Where artists own the stage: The Summer Nugget Fringe Festival returns to the Holbrooke Hotel in Grass Valley
Special to Prospector
KNOW & GO
WHAT: Itsy Bitsy Teensy Weensy Down and Dirty Summer Nugget Fringe Festival
WHEN: Friday through Sunday, July 27-29
WHERE: Holbrooke Hotel, Grass Valley
TICKETS: Tickets are $12 per performance ($18 for Broken Bone Bathtub). Tickets are available at the artist reception at 5 p.m. Friday, July 27, or online.
INFO: Visit www.NuggetFringe.com for more information
It may be called the “Itsy Bitsy Teensy Weensy Down and Dirty Summer Nugget Fringe Festival,” but this weekend’s lineup of fringe performances has a big impact for the local artists’ community and performers everywhere.
Fringe Festivals consist of a variety of stand-alone performances, created, written and designed by the artists themselves. They vary in time (35 to 80 minutes) and range from one-person plays and dialogues to improv and immersive storytelling. There is no jurying or selection of those that take part in Fringe Festivals, giving them complete freedom with their performance.
From Highlands to High Sierra
The gatherings began in Edinburgh in the ’50s as a backlash to larger theater festivals that did not invite or select certain artists to take part. Fringe Festivals, which have been described as grassroots, cutting edge, experimental and indie, can now be found all over the world.
According to Nugget founder and organizer Scott Ewing, the events showcase new, cutting edge, wild and obscure works of art.
“It’s the future,” Ewing said. “Picking something because it’s better than something else is not how we get to the future.”
Ewing will be among those featured this weekend. He’s participated in every Nugget Fringe Festival to date and took part in the renowned Edinburgh festival seven times.
He and his wife Lois are lifelong theater professionals who moved to Grass Valley nearly a decade ago. They thought the area’s vibrant art scene was the ideal location for a Fringe Festival. They wanted to give the plethora of performing artists who live here an opportunity to showcase works that inspire them. Now artists come from all over the nation to take part.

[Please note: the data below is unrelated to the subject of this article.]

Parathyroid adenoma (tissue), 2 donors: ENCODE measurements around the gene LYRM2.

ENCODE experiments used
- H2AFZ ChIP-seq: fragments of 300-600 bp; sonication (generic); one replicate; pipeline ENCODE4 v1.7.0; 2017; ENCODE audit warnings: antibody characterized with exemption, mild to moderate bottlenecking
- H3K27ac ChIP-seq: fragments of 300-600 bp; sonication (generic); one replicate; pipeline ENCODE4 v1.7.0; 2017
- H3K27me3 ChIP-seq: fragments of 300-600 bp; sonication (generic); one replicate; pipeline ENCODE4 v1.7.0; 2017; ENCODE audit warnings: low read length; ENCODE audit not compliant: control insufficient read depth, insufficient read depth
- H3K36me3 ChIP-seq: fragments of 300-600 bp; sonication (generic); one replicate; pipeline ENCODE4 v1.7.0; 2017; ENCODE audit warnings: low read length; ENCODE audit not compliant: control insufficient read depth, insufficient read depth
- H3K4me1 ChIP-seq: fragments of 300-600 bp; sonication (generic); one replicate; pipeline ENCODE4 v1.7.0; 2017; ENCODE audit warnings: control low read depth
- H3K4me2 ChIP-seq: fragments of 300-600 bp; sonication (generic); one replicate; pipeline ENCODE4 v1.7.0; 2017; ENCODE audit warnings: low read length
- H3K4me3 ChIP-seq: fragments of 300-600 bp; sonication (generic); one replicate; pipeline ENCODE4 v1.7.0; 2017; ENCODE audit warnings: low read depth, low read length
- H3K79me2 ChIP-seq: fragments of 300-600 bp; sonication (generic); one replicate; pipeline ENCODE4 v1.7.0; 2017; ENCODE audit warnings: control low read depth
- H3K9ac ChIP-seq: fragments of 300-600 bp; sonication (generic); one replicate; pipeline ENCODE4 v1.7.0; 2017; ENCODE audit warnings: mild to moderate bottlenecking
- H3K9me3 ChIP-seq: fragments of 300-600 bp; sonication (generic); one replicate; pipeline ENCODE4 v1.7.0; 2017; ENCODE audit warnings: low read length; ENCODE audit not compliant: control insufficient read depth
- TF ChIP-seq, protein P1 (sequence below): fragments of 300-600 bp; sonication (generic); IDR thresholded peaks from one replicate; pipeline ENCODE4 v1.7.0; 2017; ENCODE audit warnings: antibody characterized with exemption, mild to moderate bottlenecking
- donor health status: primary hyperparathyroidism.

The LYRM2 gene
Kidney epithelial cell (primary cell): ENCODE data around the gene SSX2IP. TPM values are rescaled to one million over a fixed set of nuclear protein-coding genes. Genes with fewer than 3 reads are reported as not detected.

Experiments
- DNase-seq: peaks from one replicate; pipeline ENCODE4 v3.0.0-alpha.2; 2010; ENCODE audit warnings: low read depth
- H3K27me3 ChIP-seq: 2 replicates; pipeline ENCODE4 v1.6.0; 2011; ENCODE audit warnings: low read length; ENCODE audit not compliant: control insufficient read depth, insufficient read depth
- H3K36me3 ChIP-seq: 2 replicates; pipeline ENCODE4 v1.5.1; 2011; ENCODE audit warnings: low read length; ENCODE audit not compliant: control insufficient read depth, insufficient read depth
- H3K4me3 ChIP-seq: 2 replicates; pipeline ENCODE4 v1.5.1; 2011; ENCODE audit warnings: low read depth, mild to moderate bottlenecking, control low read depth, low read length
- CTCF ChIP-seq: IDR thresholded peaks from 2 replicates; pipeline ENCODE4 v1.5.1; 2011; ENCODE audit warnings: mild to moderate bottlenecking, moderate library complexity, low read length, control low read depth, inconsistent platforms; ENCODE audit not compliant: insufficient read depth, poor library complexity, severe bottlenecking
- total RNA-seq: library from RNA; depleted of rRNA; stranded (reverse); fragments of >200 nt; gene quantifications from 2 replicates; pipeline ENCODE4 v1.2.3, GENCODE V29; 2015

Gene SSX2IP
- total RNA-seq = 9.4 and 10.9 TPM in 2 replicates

Douglass Truth says this (Fringe) festival is one of the best run and most fun shows he takes part in. He adds that the festival platform is the main way he’s developed his shows.
“There’s nothing like them, or even close, in terms of getting interested audiences to see your stuff,” Truth said. “The opportunity to do six or seven shows in a row is both exhilarating and of unspeakable benefit in developing both the material and one’s stage skills.”
The original and more expansive Nugget Fringe Festival started a few years ago and takes place in January, featuring 35 to 40 acts with more than 140 performances in seven small venues.
According to Ewing, the first year was a huge success and caught on like wildfire. Today it’s the largest rural festival of its kind in North America. The mini summer version (or Itsy Bitsy Teensy Weensy) was introduced last year to keep the eclectic showcase top of mind.
“We like to let them know we’re still kicking,” Ewing said.
This weekend the Holbrooke is the stage for 14 live performances. Guests can come out and meet the artists Friday evening at 5 p.m. at the Holbrooke. The reception gives potential audience members the opportunity to get to know the performers and purchase tickets while the artists can in turn promote their own show.
All tickets are $12 ($18 for “Broken Bone Bathtub”) and all proceeds go directly to the performers. The unique direct sales not only gives artists complete freedom in their work, but also allows them to further promote and build their performances.
“It is the opportunity to do your art on your own terms, which is a chance few are given, so this festival is your chance to just take it,” Jaye Lee Vocque said, who’s performed at the Nugget and Fringe Festivals in San Francisco and Orlando.
Born and raised in Lodi, Vocque feels that it’s important to show that love and passion for the arts doesn’t stop at the big city limits. Fringe artists are seeing notable success to stimulate arts in smaller communities.
New festivals pop up around the world every year. Placerville launched theirs, coined the Apple Core, last year. The next closest one is in San Francisco.
And while small town artists want to share some of the spotlight with bigger cities, they still thrive off the intimate nature of art, an intimacy the Nugget Festival fosters.
Siobhan O’Loughlin, who will be performing at the Nugget for the first time, said intimacy is how she operates creatively. Her “tiny performance for very small audiences” will shed light on the healing from physical and emotional trauma.
Katrina Paz is a freelance writer for Prospector and is a resident of Grass Valley.
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